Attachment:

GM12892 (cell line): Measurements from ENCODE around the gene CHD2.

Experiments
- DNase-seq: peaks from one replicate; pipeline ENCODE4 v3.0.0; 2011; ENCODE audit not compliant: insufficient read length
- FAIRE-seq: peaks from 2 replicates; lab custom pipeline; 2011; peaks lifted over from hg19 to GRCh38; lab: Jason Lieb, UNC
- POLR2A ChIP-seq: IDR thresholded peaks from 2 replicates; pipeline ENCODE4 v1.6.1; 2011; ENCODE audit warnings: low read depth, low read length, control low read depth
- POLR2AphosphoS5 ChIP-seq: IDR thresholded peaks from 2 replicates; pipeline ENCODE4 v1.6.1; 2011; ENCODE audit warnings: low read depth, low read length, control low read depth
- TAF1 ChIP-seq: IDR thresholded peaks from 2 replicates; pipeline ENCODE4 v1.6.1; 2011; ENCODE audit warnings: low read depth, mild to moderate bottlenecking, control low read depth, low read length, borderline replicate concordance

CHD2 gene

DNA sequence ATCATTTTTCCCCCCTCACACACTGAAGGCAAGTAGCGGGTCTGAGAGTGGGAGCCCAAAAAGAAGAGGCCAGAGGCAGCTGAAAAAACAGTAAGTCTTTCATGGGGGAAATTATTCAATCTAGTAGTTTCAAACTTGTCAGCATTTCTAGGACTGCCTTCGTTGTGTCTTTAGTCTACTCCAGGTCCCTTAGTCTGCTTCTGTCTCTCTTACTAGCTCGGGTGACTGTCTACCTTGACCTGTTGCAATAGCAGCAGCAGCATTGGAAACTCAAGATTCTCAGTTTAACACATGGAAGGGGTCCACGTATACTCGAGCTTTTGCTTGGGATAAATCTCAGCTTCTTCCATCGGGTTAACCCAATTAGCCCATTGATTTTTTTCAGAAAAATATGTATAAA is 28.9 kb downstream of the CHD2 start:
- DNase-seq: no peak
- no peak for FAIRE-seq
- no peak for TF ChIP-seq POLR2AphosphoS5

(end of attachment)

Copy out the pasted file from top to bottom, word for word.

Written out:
GM12892 (cell line): Measurements from ENCODE around the gene CHD2.

Experiments
- DNase-seq: peaks from one replicate; pipeline ENCODE4 v3.0.0; 2011; ENCODE audit not compliant: insufficient read length
- FAIRE-seq: peaks from 2 replicates; lab custom pipeline; 2011; peaks lifted over from hg19 to GRCh38; lab: Jason Lieb, UNC
- POLR2A ChIP-seq: IDR thresholded peaks from 2 replicates; pipeline ENCODE4 v1.6.1; 2011; ENCODE audit warnings: low read depth, low read length, control low read depth
- POLR2AphosphoS5 ChIP-seq: IDR thresholded peaks from 2 replicates; pipeline ENCODE4 v1.6.1; 2011; ENCODE audit warnings: low read depth, low read length, control low read depth
- TAF1 ChIP-seq: IDR thresholded peaks from 2 replicates; pipeline ENCODE4 v1.6.1; 2011; ENCODE audit warnings: low read depth, mild to moderate bottlenecking, control low read depth, low read length, borderline replicate concordance

CHD2 gene

DNA sequence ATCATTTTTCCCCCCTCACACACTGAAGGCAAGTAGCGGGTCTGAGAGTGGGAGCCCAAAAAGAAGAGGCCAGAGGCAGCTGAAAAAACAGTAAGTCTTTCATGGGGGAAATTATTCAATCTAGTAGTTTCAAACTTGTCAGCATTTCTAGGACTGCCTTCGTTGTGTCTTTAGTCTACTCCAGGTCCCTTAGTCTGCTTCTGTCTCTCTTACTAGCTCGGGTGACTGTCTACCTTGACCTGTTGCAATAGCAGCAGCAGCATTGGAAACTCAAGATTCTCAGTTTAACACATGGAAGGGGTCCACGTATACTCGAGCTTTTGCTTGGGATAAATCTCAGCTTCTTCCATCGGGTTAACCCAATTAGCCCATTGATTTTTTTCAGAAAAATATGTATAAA is 28.9 kb downstream of the CHD2 start:
- DNase-seq: no peak
- no peak for FAIRE-seq
- no peak for TF ChIP-seq POLR2AphosphoS5